707-937-5942
Online: littleriverinn.com

Have you been up to Mendocino with your kids? Tell us your favorite activities and pit stops in the comment section below. 

All photos and copy by Garrick Ramirez

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Yep, we love the Beach Boardwalk too. But Santa Cruz enjoys other attractions that don’t involve a 65 foot plunge down a wooden coaster. The Westside is a hip and happening little corner of town that thrills with some of the city’s best eats, treats and outdoor scenery for kids. The next time you zip down the coast, ditch the deep-fried Oreos and head west for a memorable family adventure.

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Photo credit: Jennifer Carole 

Wilder Ranch (1401 Coast Rd) once supplied the town’s mission before becoming a successful dairy farm. Today, the atmospheric grounds are filled with historic ranch buildings, barns, and farm animals like chickens, sheep and horses. Pack a picnic and laze under the shade trees by the stately Victorian home while tots form giant bubbles with stick & string wands. Up for an easy hike? The wide Old Landing Cove Trail skirts seaside cliffs and beach coves patrolled by squadrons of pelicans.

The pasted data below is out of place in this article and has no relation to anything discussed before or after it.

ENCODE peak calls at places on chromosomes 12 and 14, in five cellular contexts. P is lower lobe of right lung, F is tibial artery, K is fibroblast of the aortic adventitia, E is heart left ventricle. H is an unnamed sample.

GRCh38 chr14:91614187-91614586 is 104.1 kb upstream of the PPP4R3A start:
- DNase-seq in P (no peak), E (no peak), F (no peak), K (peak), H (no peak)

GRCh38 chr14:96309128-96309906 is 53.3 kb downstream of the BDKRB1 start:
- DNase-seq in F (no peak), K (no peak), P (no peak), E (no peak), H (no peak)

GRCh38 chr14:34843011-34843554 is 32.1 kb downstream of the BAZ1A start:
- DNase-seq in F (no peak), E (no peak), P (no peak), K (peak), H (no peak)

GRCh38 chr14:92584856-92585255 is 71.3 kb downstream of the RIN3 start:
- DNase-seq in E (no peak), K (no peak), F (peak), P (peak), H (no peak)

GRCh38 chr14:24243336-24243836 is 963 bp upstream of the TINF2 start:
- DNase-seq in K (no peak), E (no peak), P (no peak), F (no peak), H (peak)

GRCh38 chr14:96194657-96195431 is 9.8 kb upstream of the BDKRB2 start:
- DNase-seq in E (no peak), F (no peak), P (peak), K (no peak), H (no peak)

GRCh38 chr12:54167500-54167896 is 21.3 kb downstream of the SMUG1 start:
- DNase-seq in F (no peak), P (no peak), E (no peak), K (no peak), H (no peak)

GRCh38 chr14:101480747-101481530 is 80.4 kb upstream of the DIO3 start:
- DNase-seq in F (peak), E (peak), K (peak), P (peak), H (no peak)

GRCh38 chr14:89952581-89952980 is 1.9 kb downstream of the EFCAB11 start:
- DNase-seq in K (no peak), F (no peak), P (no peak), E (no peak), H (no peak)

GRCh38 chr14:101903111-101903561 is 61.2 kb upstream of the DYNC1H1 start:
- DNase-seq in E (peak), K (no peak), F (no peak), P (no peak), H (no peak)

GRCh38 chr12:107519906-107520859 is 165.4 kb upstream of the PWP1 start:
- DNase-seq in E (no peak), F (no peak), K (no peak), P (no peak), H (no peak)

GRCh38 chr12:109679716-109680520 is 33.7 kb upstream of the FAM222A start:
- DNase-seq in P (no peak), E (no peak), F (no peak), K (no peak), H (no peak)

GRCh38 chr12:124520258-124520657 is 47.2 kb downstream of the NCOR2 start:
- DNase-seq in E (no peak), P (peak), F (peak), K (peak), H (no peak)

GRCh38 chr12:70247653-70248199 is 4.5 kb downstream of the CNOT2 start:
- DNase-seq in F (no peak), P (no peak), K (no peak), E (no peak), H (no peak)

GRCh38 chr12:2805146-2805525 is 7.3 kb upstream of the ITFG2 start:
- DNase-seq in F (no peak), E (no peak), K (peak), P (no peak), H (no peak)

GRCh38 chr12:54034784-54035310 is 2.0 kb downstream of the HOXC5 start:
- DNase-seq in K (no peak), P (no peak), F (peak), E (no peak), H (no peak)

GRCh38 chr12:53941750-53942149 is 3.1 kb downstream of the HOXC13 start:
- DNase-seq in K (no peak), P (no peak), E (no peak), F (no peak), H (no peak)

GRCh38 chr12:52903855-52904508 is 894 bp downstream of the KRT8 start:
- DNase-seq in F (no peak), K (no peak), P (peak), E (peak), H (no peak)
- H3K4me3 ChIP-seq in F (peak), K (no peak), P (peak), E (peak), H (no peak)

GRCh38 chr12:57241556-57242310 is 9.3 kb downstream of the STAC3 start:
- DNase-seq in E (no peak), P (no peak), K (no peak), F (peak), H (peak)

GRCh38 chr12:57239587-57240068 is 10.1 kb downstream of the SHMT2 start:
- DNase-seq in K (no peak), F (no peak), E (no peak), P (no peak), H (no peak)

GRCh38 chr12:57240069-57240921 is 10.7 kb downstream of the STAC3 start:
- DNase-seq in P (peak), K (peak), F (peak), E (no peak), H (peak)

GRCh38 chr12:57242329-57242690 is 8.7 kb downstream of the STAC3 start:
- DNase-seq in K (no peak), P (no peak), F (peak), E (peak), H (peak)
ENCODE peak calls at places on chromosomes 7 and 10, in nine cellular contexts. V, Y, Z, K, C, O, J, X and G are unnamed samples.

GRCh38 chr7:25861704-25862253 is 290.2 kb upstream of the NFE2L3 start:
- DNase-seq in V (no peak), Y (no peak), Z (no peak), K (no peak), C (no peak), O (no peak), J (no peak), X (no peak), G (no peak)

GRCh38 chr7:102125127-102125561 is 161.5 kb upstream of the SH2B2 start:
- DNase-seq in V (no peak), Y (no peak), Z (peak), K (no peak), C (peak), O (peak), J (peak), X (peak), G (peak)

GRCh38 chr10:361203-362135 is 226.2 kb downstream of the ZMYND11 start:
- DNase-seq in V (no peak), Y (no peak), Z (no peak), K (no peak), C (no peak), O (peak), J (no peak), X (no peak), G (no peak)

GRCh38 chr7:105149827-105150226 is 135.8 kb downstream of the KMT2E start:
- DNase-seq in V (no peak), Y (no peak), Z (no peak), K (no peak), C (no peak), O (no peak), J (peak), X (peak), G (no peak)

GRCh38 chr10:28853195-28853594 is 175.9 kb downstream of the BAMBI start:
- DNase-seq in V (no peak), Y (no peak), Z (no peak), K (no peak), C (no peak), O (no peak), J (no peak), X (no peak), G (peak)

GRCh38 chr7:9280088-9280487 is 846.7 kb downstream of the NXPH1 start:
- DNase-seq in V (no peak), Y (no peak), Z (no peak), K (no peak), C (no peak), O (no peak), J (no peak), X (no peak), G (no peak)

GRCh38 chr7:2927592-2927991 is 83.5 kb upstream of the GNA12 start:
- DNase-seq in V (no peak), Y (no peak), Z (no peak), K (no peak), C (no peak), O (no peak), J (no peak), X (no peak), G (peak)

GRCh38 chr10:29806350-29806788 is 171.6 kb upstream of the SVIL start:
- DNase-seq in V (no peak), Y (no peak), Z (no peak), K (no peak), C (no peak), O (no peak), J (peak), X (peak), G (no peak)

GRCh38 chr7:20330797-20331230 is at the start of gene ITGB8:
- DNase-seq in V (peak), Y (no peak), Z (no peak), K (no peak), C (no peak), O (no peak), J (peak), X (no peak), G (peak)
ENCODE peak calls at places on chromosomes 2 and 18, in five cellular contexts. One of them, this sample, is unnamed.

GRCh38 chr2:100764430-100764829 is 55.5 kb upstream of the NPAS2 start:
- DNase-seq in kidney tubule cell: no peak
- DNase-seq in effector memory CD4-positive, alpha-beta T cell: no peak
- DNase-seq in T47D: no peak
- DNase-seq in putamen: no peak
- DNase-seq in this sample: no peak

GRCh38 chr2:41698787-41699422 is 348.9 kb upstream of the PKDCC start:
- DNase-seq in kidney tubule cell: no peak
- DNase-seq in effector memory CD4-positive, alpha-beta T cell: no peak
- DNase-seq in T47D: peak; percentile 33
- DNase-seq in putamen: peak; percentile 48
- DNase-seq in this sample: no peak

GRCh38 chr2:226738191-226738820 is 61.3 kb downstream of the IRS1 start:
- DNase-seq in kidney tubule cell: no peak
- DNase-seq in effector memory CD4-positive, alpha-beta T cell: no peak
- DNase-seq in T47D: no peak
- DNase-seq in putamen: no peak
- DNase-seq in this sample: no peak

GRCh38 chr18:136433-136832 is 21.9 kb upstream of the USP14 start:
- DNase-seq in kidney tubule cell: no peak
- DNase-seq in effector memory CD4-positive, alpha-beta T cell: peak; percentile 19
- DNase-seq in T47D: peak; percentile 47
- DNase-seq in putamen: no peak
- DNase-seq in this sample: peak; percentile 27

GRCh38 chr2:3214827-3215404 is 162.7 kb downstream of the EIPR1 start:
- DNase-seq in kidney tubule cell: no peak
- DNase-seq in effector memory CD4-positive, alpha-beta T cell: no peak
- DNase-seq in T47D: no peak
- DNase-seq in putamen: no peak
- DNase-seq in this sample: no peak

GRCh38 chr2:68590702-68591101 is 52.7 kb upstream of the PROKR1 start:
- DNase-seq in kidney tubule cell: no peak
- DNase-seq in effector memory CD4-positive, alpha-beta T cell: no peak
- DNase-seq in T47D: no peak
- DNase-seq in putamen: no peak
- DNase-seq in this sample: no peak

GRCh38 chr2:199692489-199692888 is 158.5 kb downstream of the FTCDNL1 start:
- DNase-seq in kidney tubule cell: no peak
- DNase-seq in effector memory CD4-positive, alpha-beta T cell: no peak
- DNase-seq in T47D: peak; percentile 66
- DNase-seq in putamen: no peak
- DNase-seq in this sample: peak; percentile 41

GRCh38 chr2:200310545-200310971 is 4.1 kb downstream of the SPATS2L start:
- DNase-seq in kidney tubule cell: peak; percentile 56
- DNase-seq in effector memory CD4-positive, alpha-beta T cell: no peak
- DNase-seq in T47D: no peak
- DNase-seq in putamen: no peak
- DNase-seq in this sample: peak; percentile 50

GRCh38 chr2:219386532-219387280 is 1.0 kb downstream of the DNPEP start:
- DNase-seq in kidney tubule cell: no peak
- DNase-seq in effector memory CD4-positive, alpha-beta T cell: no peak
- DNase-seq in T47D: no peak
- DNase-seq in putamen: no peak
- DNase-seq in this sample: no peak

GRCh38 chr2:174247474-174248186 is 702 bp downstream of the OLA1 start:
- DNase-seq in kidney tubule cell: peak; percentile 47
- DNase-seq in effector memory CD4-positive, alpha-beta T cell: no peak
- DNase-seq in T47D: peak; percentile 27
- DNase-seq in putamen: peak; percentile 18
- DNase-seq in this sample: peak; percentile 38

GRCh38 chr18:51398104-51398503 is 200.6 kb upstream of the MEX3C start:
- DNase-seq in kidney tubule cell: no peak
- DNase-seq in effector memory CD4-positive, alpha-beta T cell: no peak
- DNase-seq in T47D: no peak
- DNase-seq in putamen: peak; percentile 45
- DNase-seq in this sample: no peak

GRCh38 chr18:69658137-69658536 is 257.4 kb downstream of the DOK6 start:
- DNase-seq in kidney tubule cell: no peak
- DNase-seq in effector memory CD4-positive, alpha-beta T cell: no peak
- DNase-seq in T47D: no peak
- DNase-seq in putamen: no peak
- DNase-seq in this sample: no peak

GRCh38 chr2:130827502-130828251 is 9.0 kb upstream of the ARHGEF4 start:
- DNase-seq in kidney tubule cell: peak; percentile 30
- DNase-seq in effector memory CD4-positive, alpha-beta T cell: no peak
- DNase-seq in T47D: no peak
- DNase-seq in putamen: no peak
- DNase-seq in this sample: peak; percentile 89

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Named for the bridge-like rock formation that juts out into the sea, Natural Bridges State Beach (Swanton Blvd & W Cliff Dr) is a gorgeous sandy expanse with tide pools and nature trails. Families flock here in summer, but come fall and winter its butterflies that rule the roost. You can stroll a walkway dotted with informative displays to a eucalyptus grove where 100,000 Monarchs set up shop during the colder months.

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The free and fun West Side Pump Track (Corner of Western Dr and Mission St) sports a continuous loop of dirt mounds that allow kids to roll their bikes along without pedaling. The 5,000 square-foot track is appropriate for all ages and includes side bleachers for those pumped out. Just remember that helmet!

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Seymour Marine Discovery Center (100 Shaffer Rd) offers a glimpse into the work of scientists at UCSC’s Long Marine Laboratory. An exhibit hall is filled with local marine life swimming in water pumped directly from the bay. Smaller sea explorers can pet a swell shark – the females lay eggs as opposed to live births! – and pose next to Ms. Blue, a massive blue whale skeleton that’s one of the largest skeleton displays in the world. The lab also sits on what is arguably the most scenic spot along the bay. An amble along their public access bluffs is worth the trip alone.

Natural Bridges Farm

On your way to the marine lab, you’ll pass colorful signage pointing the way to Natural Bridges Farm (0 Shaffer Road at Delaware Ave), a picturesque plot of land abounding with organic veggies, fruits and flowers. You and your budding gardener can pick strawberries and clip flowers to assemble a bouquet daily from 10 a.m. – 4 p.m. You can also just stroll their gardens — which includes a cute corral of baby ducks — anytime from sunrise to sundown.

West Cliff Drive Santa Cruz

If it’s got legs or motor-less wheels, you’ll find it on West Cliff Drive (Swanton Blvd through Bay St), a meandering coastline promenade lined with beds of flowering ice plant and views that will have you dialing a local realtor.